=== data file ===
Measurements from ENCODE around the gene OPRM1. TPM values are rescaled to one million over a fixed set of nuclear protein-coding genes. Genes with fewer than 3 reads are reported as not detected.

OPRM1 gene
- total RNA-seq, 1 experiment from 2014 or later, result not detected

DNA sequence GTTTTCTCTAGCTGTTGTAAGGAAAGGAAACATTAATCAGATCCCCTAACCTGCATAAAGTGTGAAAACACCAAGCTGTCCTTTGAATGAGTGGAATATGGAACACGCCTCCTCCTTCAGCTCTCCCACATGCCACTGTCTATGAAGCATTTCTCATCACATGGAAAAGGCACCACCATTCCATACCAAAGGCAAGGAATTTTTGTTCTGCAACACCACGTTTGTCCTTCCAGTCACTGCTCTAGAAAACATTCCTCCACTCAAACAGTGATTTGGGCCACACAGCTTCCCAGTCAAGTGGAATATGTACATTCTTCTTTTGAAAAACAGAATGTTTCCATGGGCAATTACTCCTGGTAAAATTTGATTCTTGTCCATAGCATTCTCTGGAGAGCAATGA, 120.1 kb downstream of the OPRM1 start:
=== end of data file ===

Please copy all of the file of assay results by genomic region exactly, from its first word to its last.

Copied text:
Measurements from ENCODE around the gene OPRM1. TPM values are rescaled to one million over a fixed set of nuclear protein-coding genes. Genes with fewer than 3 reads are reported as not detected.

OPRM1 gene
- total RNA-seq, 1 experiment from 2014 or later, result not detected

DNA sequence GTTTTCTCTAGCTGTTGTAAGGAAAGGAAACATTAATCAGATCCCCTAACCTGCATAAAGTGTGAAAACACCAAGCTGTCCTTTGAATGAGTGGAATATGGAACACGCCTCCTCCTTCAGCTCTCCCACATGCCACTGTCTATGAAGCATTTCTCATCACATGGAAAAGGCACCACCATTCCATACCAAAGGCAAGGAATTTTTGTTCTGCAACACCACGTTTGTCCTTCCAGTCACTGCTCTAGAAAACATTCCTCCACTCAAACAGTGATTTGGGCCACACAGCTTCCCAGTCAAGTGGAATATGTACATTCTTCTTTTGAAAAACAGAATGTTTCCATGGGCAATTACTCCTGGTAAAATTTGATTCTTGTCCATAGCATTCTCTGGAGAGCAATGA, 120.1 kb downstream of the OPRM1 start: